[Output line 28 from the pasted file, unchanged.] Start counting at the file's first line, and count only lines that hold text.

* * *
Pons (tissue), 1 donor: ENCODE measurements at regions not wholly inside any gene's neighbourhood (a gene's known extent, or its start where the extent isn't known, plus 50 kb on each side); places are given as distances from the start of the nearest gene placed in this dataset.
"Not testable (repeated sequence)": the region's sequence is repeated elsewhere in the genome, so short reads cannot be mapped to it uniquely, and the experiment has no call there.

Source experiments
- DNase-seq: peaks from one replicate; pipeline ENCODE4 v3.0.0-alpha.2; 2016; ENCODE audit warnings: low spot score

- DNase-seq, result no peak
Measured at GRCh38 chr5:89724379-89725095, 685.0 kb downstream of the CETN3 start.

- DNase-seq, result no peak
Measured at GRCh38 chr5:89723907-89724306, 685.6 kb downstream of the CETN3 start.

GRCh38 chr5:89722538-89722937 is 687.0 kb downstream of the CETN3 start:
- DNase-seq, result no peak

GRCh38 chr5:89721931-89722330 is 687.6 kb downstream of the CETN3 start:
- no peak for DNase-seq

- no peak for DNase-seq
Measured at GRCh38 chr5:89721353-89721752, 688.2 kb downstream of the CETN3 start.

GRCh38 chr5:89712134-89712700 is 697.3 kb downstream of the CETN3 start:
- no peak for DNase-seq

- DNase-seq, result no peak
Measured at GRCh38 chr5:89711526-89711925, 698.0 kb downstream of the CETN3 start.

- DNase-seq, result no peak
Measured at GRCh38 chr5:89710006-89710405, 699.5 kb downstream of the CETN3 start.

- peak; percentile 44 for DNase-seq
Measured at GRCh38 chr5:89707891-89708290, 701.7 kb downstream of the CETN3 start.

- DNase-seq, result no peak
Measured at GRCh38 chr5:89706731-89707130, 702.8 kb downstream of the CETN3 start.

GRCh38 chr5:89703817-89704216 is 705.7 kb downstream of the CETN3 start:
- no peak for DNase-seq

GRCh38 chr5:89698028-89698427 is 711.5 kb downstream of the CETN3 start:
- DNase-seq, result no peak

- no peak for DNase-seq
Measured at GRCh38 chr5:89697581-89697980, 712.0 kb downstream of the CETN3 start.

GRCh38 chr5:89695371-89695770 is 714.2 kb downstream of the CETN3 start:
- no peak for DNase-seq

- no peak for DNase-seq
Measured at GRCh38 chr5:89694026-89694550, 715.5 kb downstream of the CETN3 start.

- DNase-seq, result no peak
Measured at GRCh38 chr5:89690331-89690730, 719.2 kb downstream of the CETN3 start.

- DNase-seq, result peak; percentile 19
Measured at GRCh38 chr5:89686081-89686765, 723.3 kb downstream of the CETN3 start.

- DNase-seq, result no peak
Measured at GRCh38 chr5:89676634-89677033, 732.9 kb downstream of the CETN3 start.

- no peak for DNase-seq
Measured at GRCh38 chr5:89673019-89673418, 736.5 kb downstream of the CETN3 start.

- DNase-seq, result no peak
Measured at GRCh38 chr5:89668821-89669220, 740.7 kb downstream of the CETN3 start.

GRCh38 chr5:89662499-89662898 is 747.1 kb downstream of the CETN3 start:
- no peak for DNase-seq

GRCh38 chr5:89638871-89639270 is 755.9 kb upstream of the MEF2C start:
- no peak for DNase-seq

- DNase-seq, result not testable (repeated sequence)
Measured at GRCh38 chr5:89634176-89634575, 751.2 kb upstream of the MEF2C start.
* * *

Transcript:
- DNase-seq, result no peak